Day four of riding through the Huadong Valley of eastern Taiwan in 2018 began in Yuli 玉里, the midpoint of this bicycle trip from Hualien City 花蓮市 to Taitung City 台東市. From the weather report I knew I’d have another challenging ride ahead—yet again the mercury was due to exceed 35 degrees. Luckily I was in no great rush, as I had allocated an entire week for a trip that experienced riders could easily manage in two days. I made good use of that extra time, making numerous stops and detours to document some of the many historic and cultural sites along the way, many of them quite obscure. I ended the day in Guanshan 關山, slightly more than 40 kilometers down the valley.
Last February I went on a productive day trip around Taichung 台中 without any particular destination in mind. After visiting an abandoned anti-airborne fortification on Dadushan and the eerie Wansheng Zizhu Monastery I breezed through Shalu 沙鹿 on the way to Wuqi Old Street 梧棲老街. While making a pitstop at a 7-Eleven on the side of the highway I noticed what looked like an old Qing dynasty building building obscured by some foliage and went to take a quick peek. Traditional courtyard homes, or sanheyuan 三合院, are an ubiquitous feature of rural Taiwan and yet another thing I regularly document wherever I go—and this one is unusually striking with its red brick archway.
Not long after moving to the capital of Changhua 彰化 in 2014 I published a collection of photographs entitled Postcards from Changhua City. All of the photos in that post were shot in my first few months of residency but I ended up staying for half a year. In that time I gathered more than enough material for a sequel while making my daily rounds. Although long overdue this second collection is now complete so here it is: more photos from my time in Changhua City 彰化市, a historic town in central Taiwan.
Built in 1887, Huangxi Academy 磺溪書院 is one of dozens of Qing dynasty era schools of classical studies in Taiwan. Located in Dadu 大肚, a small town in southwestern Taichung 台中, it provides a window into a time when scholarship was more closely interwoven with spirituality. Apart from classrooms and areas for quiet study the academy also has an altar to the Five Wenchang 五文昌: Kui Xing 魁星, Zhu Xi 朱熹, Guan Yu 關羽, Lu Dongbin 呂洞賓, and, of course, Wenchang 文昌 himself. Collectively these Taoist gods represent classical Chinese culture and several are commonly venerated by students prior to writing exams. Structurally the academy follows a plan similar to a traditional Taiwanese courtyard home or sanheyuan with the addition of a large gatehouse and pavilion.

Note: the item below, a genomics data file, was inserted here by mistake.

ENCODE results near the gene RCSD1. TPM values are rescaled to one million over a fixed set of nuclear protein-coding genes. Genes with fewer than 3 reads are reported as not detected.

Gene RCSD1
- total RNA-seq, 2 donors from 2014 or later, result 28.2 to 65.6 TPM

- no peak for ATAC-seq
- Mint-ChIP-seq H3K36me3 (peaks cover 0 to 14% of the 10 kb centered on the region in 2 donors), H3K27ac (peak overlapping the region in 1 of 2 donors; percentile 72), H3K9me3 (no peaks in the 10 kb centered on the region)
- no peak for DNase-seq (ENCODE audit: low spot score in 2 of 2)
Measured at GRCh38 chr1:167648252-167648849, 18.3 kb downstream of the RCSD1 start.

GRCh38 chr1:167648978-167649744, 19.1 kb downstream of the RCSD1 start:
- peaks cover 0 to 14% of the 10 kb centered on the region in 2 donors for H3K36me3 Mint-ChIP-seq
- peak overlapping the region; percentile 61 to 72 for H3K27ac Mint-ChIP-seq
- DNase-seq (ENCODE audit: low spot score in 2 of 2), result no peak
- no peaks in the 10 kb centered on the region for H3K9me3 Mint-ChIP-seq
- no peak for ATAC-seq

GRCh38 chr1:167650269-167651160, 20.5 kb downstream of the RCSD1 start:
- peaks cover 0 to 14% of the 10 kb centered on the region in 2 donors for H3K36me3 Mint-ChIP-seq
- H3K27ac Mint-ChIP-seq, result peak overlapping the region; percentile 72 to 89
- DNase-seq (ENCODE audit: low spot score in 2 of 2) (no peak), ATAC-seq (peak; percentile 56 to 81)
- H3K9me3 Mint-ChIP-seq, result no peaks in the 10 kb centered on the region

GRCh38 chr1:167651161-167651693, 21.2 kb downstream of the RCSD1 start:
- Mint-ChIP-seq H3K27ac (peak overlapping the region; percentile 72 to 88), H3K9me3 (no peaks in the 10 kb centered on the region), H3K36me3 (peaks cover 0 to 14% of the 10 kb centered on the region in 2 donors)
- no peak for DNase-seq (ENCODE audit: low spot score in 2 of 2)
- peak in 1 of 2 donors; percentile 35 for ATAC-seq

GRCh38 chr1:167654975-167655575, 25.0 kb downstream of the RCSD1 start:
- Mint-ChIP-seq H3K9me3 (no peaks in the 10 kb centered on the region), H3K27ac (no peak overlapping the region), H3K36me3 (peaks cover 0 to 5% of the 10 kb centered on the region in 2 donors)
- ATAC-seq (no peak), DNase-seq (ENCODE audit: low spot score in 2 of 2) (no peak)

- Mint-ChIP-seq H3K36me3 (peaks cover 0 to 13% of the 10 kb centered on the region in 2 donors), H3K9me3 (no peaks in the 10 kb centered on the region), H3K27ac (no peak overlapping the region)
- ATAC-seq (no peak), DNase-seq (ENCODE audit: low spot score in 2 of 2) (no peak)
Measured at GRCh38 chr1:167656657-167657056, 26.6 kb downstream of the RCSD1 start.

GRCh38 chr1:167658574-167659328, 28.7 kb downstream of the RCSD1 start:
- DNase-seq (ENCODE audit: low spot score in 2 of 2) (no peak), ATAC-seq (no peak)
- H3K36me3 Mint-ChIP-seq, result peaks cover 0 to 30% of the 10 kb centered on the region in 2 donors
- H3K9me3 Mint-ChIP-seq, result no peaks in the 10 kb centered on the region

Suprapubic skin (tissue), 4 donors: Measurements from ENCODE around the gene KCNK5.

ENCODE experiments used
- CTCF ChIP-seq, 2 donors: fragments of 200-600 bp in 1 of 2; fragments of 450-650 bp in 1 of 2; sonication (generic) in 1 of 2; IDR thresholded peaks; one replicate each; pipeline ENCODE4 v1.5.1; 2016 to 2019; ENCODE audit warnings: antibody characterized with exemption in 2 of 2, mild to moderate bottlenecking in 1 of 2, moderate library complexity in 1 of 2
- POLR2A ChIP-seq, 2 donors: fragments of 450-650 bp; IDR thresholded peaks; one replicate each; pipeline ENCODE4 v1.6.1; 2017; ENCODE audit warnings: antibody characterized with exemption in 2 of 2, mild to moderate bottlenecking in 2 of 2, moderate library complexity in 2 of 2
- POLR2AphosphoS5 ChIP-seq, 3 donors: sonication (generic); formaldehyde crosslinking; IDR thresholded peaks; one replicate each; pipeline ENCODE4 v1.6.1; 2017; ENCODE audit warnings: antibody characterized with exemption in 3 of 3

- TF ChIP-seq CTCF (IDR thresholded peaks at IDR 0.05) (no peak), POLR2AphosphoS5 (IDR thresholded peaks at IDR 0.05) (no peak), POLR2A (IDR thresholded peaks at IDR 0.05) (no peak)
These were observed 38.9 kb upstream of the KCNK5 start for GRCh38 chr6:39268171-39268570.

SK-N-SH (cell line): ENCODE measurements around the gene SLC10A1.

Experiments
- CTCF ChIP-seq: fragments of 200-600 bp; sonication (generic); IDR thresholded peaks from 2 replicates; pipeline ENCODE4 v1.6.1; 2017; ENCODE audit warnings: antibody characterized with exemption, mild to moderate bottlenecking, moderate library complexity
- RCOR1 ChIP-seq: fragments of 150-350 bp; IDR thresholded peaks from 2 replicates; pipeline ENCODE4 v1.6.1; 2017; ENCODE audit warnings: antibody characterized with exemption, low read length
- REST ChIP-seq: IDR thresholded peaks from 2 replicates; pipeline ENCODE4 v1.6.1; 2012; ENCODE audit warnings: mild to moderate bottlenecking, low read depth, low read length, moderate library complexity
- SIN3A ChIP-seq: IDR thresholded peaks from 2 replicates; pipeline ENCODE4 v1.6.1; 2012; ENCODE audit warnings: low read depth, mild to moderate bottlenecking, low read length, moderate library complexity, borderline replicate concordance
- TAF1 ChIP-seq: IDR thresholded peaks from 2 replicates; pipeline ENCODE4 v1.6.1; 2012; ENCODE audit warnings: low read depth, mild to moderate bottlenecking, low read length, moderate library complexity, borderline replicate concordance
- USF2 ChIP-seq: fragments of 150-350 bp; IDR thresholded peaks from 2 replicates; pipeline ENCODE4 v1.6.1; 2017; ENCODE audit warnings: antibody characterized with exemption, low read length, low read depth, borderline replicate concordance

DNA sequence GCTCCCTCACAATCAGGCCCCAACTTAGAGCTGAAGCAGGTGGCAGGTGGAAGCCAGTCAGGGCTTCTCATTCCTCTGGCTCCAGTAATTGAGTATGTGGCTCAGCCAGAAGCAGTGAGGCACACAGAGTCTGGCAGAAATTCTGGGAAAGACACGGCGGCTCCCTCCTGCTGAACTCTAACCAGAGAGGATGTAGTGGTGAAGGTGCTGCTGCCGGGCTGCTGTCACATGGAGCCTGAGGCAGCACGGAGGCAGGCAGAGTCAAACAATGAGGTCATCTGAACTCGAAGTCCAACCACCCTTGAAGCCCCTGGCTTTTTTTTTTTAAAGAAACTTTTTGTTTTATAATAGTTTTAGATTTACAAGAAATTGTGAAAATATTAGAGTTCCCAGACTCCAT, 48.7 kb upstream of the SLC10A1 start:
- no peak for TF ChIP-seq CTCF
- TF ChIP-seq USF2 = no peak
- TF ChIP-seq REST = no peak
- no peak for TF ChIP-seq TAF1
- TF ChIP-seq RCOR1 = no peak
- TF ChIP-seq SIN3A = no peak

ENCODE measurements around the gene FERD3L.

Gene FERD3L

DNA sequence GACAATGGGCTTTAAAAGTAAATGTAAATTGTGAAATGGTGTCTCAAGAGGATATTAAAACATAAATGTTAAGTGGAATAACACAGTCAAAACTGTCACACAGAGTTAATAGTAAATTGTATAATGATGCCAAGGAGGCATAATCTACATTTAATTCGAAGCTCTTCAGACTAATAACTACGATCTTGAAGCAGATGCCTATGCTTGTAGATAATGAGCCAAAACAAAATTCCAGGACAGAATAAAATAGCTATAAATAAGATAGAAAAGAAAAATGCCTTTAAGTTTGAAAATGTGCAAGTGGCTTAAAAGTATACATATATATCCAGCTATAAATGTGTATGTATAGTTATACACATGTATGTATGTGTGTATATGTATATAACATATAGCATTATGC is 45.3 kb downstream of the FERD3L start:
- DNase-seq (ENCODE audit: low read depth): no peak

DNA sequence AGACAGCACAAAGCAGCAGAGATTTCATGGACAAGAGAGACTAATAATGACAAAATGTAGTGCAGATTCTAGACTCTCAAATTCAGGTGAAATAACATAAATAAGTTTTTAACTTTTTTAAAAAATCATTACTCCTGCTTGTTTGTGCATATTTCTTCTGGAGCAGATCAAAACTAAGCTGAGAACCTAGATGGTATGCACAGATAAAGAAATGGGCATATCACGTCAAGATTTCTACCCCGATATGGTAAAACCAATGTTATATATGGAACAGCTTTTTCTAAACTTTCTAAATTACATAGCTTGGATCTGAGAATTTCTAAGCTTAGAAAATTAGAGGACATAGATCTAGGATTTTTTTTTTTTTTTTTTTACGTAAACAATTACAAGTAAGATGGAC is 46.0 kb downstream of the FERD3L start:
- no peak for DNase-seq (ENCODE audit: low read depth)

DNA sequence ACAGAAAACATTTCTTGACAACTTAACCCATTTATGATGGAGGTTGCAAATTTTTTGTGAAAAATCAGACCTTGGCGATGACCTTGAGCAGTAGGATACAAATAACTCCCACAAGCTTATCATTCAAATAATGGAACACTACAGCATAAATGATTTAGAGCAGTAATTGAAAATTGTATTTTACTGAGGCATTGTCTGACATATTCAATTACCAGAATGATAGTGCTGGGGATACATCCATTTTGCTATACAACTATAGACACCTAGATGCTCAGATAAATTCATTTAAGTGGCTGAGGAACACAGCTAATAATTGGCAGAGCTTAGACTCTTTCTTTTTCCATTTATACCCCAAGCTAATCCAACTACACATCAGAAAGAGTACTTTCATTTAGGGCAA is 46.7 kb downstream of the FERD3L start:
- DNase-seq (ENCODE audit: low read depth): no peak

Daodong Academy 道東書院 is one of many Qing dynasty era academies scattered across central and southern Taiwan. Located in Hemei 和美 in Changhua 彰化, it was built in 1857, the 7th year of the Xianfeng Emperor 咸豐帝 (清咸豐七年), and operated as a private school devoted to classic Chinese literature, philosophy, and ethics, among other subjects. Commonly known to locals as Wenci 文祠 or Wenmiao 文廟, or “temple of literature”, the academy also venerates Song dynasty scholar Zhu Xi 朱熹 and Kui Xing 奎星, the god of examinations.
Yifang Old House 義芳居古厝 is a traditional courtyard home, or sanheyuan 三合院, in the scenic foothills of southeastern Da’an District 大安區, Taipei 台北. It was built in 1876 during the Qing dynasty era by a wealthy branch of the Chen 陳 family. At that time it was far from the commercial centers of Monga and Dadaocheng, both near the other side of Taipei Basin, on an almost lawless frontier. Nowadays this old house is a stone’s throw away from some of the busiest streets in the city as it is located immediately behind the National Taiwan University 國立臺灣大學 campus, better known as Taida 台大.
Last year I briefly visited the historic Fahua Monastery 法華寺 in Tainan 台南. Like many of my explorations of temples in Taiwan this one wasn’t planned in advance. I noticed the monastery from the roadside while riding through the back streets south of the train station and stopped to check it out on a whim. As it turns out, Fahua Monastery has quite a long and distinguished history—going all the way back to 1684—and the interior is unusually minimalistic and serene compared to most other temples I have visited here in Taiwan.
Dananmen 大南門, also known as Ningnanmen 寧南門, is one of two great gates remaining in Tainan 台南, the most historic city in Taiwan. Built in 1725, it has been renovated several times but maintains its classical charm. Nowadays it can be found in a gorgeous park just south of the Confucius Temple on Nanmen Road 大南路. The gate itself is surrounded by a secondary fortification, a barbican or wengcheng 瓮城, which provides additional defensive capabilities. As usual, Tainan City Guide has an excellent write-up about this historic landmark.…